These days I have a simple mission statement: To help make Christianity possible for my grandchildren and their generation. I want my seven grandchildren (all under the age of eight) to be able to celebrate Easter for a lifetime. So if my grandchildren are to be able to embrace Easter with any kind of authentic faith when they’re adults, I cannot afford to ignore their inevitable doubts or try to strong-arm them into unquestioning certitude. In our secular age that is a formula for atheism. Instead I will do my best to nurture my grandchildren in the rich soil of historic Christian faith — a faith that in its healthiest forms has always been comfortable with mystery and nuance, metaphor and allegory, candid questions and honest doubt. Because in the end Christianity has suffered more casualties from faux faith than honest doubt.
In seeking to pass on Christian faith to my grandchildren I am more interested in presenting them a beautiful mystery than a collection of iron-clad certitudes. If Jesus is presented as beautiful and mysterious as we find him in the Gospels, I’m willing to trust in that beauty to win hearts. I’ve heard it said that no one ever became a Christian because they lost an argument. I suspect that’s true. I also suspect far more people than we imagine have become converts to Christianity for the simple reason they were charmed by the beauty of Christ. I would much rather ground Christian faith on the beauty of Christ than on biblical literalism. Biblical literalism can be debunked by a college freshman, but the beauty of Christ can withstand every attack Nietzsche can muster. If I’m hedging my bets on the survival of Christian faith as we hurdle into a secular age, it’s because the King of Hearts is still so beautiful. I’m willing to bet my grandchildren’s faith on the beauty of Christ.
And in my mission to help make Christianity possible for the generations that follow, I have a trusted and gifted ally in Austin Fischer. His book Faith in the Shadows is the kind of book that can give faith the space to flourish — not by beating back doubt through dogmatic argument, but by taking the terror out of doubt by exposing it to the sunlight of honest reflection. Fischer’s book bears the subtitle Finding Christ in the Midst of Doubt. I like that. When we succumb to the dualism of Christ versus Doubt locked in a battle to the death we are taking an unnecessary risk. It’s enough to find the beauty of Christ in the dark night of doubt. I have sufficient faith to believe I don’t have to dispel every doubt with a clever argument; it’s enough to allow the beauty of Christ to shine in the midst of doubt.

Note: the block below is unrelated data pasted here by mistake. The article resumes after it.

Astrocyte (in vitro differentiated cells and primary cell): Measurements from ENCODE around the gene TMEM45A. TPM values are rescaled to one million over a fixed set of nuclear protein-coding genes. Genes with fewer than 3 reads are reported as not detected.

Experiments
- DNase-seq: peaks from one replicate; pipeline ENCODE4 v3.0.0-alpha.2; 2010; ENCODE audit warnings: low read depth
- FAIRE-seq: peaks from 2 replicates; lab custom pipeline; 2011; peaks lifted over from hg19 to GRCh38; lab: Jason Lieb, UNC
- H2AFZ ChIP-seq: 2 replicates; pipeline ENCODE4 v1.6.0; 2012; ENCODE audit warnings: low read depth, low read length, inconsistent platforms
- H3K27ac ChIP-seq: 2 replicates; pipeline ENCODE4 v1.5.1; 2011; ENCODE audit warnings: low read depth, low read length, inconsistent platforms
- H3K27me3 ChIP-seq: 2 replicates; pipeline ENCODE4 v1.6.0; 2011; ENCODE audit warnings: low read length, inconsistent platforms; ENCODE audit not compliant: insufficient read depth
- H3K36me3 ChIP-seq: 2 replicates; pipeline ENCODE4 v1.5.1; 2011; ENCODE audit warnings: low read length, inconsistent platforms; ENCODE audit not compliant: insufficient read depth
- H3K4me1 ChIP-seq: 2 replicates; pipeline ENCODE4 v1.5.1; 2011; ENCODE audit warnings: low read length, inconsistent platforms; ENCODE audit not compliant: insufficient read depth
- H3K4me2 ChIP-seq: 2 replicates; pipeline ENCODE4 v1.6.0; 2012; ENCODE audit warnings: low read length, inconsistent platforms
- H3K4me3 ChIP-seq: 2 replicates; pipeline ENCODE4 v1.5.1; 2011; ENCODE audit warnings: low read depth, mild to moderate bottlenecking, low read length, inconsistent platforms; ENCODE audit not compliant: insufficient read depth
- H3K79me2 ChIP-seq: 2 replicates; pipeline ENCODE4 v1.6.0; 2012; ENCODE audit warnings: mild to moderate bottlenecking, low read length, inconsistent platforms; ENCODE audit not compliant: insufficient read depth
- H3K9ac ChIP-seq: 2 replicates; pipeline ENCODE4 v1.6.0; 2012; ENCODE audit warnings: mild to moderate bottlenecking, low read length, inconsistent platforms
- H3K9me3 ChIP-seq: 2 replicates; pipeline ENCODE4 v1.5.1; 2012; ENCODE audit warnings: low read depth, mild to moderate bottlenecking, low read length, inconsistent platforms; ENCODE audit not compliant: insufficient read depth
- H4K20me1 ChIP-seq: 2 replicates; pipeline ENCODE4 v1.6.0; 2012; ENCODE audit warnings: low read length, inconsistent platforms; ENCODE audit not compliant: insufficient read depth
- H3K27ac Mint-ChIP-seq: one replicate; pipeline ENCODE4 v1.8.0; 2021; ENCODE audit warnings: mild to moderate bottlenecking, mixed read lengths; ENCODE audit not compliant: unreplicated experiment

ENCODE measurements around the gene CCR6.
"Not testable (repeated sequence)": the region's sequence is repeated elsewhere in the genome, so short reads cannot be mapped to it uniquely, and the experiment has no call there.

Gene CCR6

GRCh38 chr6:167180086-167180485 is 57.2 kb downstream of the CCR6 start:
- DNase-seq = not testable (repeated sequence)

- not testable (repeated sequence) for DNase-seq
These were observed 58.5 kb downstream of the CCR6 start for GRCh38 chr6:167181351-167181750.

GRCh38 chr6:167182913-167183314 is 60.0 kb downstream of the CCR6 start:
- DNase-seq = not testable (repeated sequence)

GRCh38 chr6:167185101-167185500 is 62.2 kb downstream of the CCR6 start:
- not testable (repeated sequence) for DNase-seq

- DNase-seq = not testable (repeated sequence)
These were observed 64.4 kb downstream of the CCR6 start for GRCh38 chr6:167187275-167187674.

Fischer writes with a wonderful combination of keen intellect and unflinching honesty. He hits all the necessary topics from fundamentalism to theodicy, while drawing upon our best Christian thinkers, from Fyodor Dostoevsky to David Bentley Hart. But what Fischer does best is invite the reader into his own struggles with doubt, showing how he has been able to find Christ even in the midst of doubt. Ultimately, the hero of Fischer’s book is not the brilliant Christian apologists (though we appreciate their fruitful labors), but the beauty of Christ’s love that is the only credible answer to interrogations of doubt. As Fischer says, “Faith is not the absence of doubt. Faith is the presence of love.” My only regret about Faith in the Shadows is that it wasn’t written in time to be read by a Missouri pastor struggling all alone with growing doubts. If he had, perhaps his faith could have survived to celebrate another Easter.
Brian Zahnd is lead pastor of Word of Life Church in St. Joseph, Mo., and blogs at brianzahnd.com. This is his foreword for Faith in the Shadows: Finding Christ in the Midst of Doubt by Austin Fisher.